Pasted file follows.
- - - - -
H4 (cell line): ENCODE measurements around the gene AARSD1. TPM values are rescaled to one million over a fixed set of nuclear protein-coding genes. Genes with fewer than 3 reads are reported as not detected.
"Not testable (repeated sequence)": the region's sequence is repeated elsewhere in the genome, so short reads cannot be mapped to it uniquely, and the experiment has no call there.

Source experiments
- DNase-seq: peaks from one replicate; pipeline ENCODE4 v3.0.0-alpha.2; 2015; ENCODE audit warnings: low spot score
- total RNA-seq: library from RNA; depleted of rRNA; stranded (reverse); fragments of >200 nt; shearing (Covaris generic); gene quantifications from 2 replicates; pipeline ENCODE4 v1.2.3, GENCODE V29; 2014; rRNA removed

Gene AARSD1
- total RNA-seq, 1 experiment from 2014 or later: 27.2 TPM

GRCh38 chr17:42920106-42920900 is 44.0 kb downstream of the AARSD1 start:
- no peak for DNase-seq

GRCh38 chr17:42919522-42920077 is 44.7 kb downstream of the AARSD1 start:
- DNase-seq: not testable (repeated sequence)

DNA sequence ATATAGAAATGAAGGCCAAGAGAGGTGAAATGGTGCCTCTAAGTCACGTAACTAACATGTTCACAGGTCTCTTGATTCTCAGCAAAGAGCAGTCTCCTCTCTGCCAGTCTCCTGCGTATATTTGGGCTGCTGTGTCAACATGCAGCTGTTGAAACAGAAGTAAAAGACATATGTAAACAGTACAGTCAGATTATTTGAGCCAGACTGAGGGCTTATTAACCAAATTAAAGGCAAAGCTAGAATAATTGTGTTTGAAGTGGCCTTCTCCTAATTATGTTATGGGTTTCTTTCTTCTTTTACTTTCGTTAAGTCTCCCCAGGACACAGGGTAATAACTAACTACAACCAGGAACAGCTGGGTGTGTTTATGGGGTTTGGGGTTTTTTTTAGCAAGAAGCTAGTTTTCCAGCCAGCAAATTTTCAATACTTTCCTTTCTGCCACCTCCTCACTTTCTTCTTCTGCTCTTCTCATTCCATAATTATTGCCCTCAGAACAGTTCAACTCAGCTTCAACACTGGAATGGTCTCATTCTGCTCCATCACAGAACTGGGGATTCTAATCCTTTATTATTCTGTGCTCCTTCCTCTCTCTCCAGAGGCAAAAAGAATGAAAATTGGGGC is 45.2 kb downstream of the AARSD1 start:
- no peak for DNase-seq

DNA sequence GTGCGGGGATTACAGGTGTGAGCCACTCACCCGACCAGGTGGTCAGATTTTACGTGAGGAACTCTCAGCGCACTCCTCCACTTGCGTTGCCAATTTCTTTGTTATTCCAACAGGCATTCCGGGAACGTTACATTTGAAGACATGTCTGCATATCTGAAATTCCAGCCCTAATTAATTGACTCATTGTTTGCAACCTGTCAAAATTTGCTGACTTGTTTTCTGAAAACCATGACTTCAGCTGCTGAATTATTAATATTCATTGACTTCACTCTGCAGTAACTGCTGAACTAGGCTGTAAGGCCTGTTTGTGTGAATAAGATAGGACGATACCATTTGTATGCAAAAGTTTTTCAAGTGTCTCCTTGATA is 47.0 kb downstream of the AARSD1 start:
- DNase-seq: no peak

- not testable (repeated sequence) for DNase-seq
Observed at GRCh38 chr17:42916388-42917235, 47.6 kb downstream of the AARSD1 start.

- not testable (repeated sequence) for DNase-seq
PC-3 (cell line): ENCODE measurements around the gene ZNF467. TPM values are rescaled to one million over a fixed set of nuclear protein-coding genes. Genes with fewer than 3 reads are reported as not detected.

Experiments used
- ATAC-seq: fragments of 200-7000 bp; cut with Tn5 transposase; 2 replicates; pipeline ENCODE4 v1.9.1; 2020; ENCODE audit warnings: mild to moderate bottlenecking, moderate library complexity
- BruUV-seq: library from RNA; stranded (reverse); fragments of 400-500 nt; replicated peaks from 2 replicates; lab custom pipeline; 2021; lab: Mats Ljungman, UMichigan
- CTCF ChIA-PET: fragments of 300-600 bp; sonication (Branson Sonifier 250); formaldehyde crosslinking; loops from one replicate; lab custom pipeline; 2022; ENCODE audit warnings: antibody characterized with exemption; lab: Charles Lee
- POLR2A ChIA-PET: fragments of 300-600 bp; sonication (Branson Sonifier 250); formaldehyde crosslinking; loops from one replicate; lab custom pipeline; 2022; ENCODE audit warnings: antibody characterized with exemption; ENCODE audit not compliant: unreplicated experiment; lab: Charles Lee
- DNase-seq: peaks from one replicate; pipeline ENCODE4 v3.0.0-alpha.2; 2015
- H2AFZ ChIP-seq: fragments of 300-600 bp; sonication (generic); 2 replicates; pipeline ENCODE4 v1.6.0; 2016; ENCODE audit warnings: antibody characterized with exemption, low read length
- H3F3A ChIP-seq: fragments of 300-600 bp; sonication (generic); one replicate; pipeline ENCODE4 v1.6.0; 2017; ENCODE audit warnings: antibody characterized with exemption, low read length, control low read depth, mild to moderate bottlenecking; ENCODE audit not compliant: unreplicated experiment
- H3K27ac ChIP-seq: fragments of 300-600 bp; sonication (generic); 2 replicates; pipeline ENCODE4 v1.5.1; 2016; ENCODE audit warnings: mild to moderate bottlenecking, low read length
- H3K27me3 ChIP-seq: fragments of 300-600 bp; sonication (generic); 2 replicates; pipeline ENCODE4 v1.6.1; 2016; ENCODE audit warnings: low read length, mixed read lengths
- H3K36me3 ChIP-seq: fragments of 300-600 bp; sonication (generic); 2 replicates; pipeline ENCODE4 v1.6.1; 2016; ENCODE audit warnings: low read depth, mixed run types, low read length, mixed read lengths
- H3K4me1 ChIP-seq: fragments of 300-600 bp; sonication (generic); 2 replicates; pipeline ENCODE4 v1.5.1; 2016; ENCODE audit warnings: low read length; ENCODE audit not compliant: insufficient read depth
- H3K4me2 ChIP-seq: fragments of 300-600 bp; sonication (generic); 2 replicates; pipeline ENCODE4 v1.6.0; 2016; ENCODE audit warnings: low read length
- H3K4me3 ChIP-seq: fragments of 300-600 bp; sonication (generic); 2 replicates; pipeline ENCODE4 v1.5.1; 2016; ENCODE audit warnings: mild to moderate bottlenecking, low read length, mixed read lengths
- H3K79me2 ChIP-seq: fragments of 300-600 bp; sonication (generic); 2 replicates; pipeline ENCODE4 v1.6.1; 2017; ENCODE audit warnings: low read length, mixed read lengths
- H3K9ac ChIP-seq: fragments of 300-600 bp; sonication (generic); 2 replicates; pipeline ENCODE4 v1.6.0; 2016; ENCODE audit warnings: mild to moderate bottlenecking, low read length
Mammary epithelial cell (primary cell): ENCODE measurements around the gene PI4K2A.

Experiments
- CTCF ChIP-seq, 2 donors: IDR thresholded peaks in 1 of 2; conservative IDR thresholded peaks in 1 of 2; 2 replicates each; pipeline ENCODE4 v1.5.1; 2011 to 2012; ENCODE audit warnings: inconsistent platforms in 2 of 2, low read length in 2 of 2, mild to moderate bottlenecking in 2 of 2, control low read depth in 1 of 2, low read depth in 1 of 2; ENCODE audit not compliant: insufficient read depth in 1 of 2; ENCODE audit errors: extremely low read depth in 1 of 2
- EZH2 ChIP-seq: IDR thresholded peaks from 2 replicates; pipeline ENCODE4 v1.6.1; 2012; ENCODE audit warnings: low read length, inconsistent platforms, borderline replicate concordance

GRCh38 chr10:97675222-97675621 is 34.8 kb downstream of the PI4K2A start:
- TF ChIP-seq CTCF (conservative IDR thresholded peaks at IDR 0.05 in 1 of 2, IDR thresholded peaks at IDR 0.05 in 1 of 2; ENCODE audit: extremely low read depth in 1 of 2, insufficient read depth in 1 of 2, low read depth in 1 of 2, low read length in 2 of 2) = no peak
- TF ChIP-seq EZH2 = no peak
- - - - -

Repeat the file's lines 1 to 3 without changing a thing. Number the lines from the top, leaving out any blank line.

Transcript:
H4 (cell line): ENCODE measurements around the gene AARSD1. TPM values are rescaled to one million over a fixed set of nuclear protein-coding genes. Genes with fewer than 3 reads are reported as not detected.
"Not testable (repeated sequence)": the region's sequence is repeated elsewhere in the genome, so short reads cannot be mapped to it uniquely, and the experiment has no call there.

Source experiments